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Dancing to Flannery

posted by awelborn

Bill T. Jones has a new dance piece. The NYTimes reports:

Starting on Tuesday, at the Brooklyn Academy of Music, the Bill T. Jones/Arnie Zane Dance Company will present the New York premiere of a 45-minute work provocatively titled “Reading, Mercy and the Artificial Nigger.” It is based on “The Artificial Nigger,” a complex and beguiling short story by Flannery O’Connor, which is read aloud during the performance. (Susan Sarandon and Mr. Jones will be the readers on opening night.)

The story opens with its main characters, Mr. Head and his 10-year-old grandson, Nelson, who live together in rural Georgia, preparing for a trip to Atlanta. Mr. Head sees the trip as an opportunity to teach his grandson a lesson about the sinful ways of the city, in hopes that he will never want to return. Nelson views the trip as a chance to see the place where he believes he was born. As Nelson becomes more infatuated with the wonders of the city, Mr. Head grows more distressed, and eventually abandons his grandson, both physically and emotionally. On their way to the train for the trip home, they encounter a mysterious plaster figure, a black boy about Nelson’s size from which the story takes its title, and in a moment of revelation, they find the grace to restore the bond between them.

Mr, Jones, 51, discussed the work with Fletcher Roberts, an Arts & Leisure editor, after a recent rehearsal at a Manhattan studio.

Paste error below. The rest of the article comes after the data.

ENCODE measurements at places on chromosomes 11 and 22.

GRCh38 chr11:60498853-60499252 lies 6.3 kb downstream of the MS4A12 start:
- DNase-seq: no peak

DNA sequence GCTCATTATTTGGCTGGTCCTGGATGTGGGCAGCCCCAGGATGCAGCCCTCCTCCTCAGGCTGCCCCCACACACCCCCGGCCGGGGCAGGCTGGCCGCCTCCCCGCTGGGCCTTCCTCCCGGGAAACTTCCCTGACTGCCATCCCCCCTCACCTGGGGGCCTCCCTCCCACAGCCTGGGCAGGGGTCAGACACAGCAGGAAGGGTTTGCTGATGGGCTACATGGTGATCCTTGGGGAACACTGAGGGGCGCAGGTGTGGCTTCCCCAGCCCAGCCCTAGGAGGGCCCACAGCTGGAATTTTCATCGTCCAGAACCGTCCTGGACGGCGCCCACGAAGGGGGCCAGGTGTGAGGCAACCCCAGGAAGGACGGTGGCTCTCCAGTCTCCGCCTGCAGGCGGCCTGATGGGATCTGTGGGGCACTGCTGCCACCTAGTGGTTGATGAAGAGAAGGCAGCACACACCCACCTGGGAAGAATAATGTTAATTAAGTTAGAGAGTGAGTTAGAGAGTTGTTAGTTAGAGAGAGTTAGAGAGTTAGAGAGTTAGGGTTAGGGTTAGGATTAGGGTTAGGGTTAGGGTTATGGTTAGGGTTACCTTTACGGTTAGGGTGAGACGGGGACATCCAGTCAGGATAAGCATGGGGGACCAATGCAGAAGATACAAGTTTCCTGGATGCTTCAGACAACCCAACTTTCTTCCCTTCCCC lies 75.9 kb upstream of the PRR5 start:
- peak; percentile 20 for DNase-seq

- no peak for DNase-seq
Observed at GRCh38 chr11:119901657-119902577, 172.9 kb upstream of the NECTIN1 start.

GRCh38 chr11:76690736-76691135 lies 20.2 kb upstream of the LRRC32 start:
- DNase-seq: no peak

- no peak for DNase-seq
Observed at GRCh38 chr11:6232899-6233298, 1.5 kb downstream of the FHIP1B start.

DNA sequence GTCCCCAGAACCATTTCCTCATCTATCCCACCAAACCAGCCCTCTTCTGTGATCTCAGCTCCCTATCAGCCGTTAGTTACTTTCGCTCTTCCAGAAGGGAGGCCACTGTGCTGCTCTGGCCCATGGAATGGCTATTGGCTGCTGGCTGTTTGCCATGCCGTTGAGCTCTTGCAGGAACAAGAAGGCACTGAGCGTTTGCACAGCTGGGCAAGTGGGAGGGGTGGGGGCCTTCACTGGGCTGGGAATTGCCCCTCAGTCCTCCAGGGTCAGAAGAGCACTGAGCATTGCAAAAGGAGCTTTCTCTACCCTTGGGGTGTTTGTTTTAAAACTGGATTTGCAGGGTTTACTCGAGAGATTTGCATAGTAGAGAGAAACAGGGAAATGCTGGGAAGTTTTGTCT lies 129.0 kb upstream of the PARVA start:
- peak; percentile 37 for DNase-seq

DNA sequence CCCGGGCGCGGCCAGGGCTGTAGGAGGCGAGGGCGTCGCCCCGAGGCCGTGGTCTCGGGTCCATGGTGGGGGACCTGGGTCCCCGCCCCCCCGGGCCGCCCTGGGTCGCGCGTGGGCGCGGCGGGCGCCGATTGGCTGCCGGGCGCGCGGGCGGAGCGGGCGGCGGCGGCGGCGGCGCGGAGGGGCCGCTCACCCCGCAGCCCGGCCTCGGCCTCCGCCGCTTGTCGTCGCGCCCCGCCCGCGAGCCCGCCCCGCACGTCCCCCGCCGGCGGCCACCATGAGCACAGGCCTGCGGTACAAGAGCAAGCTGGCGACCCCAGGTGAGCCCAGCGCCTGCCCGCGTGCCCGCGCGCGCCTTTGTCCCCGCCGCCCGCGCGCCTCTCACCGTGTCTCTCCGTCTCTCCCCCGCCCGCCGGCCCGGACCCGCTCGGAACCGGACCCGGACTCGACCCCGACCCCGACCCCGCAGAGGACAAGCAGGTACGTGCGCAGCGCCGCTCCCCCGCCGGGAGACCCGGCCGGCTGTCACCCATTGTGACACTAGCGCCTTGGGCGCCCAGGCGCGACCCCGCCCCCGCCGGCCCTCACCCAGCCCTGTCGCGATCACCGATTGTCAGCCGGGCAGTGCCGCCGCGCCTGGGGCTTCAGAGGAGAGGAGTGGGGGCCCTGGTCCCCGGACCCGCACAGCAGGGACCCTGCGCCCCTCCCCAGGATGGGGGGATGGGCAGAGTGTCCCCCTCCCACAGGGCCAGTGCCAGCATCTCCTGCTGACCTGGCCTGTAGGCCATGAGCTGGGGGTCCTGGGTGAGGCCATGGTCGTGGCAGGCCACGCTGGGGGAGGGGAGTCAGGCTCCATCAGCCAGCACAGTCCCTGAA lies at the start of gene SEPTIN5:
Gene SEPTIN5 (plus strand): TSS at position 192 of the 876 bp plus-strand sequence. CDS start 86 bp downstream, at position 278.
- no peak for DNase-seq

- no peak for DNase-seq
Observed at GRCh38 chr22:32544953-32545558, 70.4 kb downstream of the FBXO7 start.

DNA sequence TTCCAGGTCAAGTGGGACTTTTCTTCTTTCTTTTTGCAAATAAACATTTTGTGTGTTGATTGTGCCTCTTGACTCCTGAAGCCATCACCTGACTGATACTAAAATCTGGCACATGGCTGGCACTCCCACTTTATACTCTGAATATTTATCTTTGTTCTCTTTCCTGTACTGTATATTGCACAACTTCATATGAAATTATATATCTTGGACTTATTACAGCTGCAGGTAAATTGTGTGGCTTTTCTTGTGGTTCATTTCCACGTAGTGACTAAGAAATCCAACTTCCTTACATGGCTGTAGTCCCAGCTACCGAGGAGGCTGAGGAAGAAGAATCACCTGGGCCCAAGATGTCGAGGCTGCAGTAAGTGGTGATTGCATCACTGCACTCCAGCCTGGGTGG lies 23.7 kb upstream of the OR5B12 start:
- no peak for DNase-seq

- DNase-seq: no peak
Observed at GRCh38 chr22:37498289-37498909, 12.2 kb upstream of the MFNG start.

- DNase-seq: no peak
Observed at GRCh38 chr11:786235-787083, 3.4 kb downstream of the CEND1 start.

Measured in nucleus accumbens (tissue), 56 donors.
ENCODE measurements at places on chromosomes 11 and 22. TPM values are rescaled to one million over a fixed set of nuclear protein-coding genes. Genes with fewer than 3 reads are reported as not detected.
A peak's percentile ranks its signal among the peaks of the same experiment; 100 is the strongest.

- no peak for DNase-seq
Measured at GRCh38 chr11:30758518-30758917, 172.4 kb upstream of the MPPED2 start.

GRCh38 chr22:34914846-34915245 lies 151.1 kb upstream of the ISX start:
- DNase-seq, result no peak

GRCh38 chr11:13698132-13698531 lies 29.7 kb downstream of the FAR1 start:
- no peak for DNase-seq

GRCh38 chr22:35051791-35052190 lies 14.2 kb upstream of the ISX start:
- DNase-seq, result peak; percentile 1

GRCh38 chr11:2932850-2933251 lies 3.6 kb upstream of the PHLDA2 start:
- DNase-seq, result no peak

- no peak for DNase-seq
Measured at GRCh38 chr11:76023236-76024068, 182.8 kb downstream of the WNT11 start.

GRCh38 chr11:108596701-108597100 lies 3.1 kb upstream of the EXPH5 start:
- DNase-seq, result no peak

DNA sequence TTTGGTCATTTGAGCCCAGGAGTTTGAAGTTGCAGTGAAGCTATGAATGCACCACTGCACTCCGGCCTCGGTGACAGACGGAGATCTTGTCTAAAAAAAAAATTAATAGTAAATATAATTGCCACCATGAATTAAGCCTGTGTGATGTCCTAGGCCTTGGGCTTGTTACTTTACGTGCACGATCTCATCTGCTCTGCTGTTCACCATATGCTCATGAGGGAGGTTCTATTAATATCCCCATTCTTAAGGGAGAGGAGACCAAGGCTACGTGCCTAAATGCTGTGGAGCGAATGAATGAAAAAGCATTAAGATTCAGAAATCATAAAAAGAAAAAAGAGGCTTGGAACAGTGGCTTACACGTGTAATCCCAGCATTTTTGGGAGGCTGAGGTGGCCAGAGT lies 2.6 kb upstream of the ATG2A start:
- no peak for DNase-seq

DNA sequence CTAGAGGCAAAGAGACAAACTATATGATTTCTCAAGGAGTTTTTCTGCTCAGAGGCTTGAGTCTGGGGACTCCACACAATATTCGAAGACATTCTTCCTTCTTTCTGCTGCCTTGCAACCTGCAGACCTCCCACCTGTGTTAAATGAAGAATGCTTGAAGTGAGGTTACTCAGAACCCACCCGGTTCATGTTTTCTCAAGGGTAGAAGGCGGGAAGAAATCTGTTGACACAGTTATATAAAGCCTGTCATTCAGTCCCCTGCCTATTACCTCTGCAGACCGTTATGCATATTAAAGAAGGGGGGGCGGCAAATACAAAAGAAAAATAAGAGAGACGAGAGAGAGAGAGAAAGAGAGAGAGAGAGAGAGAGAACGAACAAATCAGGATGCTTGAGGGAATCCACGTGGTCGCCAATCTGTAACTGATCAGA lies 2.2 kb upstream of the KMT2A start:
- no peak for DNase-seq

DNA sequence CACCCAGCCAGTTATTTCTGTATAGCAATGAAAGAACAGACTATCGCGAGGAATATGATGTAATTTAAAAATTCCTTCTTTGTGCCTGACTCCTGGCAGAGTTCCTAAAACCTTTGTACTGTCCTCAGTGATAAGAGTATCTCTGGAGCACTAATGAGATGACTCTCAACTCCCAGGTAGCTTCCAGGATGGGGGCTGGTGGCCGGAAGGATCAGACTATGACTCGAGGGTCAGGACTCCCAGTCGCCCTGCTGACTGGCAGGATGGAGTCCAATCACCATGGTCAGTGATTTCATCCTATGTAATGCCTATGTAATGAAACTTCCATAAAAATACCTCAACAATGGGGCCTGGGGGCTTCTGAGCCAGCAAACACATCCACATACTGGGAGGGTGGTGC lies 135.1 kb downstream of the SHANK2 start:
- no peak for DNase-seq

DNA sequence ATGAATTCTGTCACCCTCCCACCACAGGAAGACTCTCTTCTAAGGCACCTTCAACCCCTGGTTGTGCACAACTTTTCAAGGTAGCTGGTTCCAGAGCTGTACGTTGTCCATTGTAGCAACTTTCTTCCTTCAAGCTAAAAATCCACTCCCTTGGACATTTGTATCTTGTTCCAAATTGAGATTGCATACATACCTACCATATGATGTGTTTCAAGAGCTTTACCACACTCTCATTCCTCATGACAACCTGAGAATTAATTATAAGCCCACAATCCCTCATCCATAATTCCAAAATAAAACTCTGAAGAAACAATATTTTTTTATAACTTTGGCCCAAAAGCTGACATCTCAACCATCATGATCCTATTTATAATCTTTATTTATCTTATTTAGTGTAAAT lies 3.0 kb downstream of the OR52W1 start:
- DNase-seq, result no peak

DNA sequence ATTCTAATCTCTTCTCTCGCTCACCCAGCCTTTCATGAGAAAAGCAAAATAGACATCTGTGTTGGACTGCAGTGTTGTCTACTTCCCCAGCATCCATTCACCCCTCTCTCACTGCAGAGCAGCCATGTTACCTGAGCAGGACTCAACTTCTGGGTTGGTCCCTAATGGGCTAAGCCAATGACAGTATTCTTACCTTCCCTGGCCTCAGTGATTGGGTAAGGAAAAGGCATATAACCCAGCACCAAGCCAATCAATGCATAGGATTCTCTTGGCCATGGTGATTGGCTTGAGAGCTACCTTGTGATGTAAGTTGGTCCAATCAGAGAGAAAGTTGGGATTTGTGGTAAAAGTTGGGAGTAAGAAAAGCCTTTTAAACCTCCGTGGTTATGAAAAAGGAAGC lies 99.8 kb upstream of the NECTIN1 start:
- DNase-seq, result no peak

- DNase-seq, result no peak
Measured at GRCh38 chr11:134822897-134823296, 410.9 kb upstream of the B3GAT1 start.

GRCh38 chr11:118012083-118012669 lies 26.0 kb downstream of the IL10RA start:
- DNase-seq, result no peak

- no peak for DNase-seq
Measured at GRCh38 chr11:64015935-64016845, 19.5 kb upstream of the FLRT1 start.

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James Freeman

posted February 1, 2004 at 1:43 am


Good on them.
Count on it not being performed at any Catholic school in the Diocese of Lafayette (La.). Flannery O’Connor has been banned there.
http://www.catholiceducation.org/articles/arts/al0074.html
Idiots.



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Jayson Franklin

posted February 1, 2004 at 1:38 pm


With a name like that I’m surprised the NAACP isn’t all over it.
Wonderful story though. Flannery has characters like no other; she really breathes life into them.



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WRY

posted February 2, 2004 at 11:41 am


Funny, I never saw the story as a confirmation of grace but sort of the exact opposite, an “artificial” grace. I saw it as a metaphor for the traditional South’s use of hatred for blacks as a way to unify the population and keep many of the real issues off the table. (BTW, I’m a Southerner)



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